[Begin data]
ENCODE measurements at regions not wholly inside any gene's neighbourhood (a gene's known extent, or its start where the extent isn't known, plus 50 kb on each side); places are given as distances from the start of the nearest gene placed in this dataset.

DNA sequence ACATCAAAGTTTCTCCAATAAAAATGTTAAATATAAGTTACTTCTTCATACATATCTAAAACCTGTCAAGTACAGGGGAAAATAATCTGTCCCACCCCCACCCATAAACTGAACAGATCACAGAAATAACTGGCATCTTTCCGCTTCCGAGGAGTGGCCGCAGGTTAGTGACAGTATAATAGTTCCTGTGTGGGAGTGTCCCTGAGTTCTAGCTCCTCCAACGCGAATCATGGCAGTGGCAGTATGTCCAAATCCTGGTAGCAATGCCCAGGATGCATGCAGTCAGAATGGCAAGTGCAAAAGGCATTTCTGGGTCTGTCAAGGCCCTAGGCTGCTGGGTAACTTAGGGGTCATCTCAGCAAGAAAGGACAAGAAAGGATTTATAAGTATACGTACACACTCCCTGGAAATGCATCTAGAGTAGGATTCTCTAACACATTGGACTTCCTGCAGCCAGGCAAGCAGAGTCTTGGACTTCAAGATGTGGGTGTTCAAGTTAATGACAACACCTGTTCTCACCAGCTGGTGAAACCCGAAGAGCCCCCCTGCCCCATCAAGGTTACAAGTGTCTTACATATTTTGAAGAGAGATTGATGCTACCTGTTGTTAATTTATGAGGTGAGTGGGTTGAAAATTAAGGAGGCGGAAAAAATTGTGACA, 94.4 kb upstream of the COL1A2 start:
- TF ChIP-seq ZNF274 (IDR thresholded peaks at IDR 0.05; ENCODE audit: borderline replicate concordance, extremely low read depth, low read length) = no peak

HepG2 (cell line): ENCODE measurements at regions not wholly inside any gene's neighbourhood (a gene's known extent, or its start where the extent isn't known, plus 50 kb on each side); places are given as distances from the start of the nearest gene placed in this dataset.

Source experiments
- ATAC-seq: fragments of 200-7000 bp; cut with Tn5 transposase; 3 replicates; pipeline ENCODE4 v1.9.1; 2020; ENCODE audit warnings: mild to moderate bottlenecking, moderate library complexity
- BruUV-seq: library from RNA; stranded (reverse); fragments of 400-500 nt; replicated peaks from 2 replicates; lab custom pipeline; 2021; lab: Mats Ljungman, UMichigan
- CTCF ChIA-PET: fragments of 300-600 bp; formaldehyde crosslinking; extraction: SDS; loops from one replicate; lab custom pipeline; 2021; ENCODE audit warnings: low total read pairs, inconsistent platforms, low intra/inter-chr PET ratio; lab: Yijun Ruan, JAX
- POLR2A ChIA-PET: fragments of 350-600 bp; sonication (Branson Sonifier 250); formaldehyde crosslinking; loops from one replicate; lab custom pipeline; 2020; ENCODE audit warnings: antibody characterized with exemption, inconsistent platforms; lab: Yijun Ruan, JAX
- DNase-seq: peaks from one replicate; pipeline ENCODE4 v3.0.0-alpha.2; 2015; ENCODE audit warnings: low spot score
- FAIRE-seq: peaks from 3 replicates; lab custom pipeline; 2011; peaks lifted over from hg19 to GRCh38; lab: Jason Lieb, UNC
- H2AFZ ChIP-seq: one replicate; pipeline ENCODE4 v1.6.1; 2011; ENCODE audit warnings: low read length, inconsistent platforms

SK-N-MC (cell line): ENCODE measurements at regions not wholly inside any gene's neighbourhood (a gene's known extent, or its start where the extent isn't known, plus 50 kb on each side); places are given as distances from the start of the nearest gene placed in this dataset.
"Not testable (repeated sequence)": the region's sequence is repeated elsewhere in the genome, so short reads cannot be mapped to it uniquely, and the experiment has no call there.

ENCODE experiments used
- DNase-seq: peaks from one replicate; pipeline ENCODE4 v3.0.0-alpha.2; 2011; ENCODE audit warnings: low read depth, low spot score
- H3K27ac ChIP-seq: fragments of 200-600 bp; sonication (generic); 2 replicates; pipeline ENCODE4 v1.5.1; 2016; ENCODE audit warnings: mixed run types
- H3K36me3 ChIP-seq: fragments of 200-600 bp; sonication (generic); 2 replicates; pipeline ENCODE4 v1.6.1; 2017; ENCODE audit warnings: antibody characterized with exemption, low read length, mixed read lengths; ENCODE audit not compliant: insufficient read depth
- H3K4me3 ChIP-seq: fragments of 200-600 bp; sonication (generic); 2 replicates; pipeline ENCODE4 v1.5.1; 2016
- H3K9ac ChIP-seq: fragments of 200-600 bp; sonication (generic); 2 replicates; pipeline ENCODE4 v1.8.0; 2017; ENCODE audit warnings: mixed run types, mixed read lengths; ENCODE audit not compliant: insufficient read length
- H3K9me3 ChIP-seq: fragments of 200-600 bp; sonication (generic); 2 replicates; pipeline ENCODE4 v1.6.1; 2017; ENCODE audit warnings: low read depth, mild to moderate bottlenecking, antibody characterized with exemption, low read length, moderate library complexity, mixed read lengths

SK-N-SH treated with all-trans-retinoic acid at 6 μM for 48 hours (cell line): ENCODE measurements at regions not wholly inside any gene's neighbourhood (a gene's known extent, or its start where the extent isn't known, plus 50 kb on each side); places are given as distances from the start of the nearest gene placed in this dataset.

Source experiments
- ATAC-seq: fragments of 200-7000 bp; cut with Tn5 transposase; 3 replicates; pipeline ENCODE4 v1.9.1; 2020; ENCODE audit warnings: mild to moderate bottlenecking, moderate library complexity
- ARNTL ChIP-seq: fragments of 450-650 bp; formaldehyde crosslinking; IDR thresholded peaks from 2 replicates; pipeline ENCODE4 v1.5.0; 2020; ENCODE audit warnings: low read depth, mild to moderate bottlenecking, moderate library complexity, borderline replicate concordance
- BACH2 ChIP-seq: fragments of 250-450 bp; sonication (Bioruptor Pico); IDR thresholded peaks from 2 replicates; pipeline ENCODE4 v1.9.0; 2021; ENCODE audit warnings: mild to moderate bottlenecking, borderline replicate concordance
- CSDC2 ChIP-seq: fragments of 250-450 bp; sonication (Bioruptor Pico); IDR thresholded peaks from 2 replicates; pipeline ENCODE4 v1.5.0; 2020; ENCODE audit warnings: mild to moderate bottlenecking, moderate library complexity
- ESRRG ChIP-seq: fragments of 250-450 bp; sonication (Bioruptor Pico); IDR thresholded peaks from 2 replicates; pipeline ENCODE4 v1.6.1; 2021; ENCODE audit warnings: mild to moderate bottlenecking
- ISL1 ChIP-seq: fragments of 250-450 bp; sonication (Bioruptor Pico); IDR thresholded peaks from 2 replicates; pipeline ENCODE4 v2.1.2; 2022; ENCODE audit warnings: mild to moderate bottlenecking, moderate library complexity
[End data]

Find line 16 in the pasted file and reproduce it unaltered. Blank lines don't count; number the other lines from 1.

- DNase-seq: peaks from one replicate; pipeline ENCODE4 v3.0.0-alpha.2; 2011; ENCODE audit warnings: low read depth, low spot score